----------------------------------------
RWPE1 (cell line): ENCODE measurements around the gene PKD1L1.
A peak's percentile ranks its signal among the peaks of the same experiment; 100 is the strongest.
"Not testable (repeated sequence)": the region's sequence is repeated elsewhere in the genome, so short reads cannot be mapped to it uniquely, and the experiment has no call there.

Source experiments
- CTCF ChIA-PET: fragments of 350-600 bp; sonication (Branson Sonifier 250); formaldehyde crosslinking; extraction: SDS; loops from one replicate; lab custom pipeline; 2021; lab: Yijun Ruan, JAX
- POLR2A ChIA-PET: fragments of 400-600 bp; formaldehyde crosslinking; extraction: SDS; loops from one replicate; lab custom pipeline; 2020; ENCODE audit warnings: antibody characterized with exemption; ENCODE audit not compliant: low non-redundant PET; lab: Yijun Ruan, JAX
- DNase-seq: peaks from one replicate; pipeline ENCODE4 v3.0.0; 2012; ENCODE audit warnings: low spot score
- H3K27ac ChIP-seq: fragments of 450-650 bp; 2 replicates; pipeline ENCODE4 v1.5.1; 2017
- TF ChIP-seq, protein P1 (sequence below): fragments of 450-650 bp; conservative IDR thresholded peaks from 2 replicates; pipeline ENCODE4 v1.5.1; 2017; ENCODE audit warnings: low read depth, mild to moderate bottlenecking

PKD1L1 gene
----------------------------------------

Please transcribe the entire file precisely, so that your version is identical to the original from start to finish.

RWPE1 (cell line): ENCODE measurements around the gene PKD1L1.
A peak's percentile ranks its signal among the peaks of the same experiment; 100 is the strongest.
"Not testable (repeated sequence)": the region's sequence is repeated elsewhere in the genome, so short reads cannot be mapped to it uniquely, and the experiment has no call there.

Source experiments
- CTCF ChIA-PET: fragments of 350-600 bp; sonication (Branson Sonifier 250); formaldehyde crosslinking; extraction: SDS; loops from one replicate; lab custom pipeline; 2021; lab: Yijun Ruan, JAX
- POLR2A ChIA-PET: fragments of 400-600 bp; formaldehyde crosslinking; extraction: SDS; loops from one replicate; lab custom pipeline; 2020; ENCODE audit warnings: antibody characterized with exemption; ENCODE audit not compliant: low non-redundant PET; lab: Yijun Ruan, JAX
- DNase-seq: peaks from one replicate; pipeline ENCODE4 v3.0.0; 2012; ENCODE audit warnings: low spot score
- H3K27ac ChIP-seq: fragments of 450-650 bp; 2 replicates; pipeline ENCODE4 v1.5.1; 2017
- TF ChIP-seq, protein P1 (sequence below): fragments of 450-650 bp; conservative IDR thresholded peaks from 2 replicates; pipeline ENCODE4 v1.5.1; 2017; ENCODE audit warnings: low read depth, mild to moderate bottlenecking

PKD1L1 gene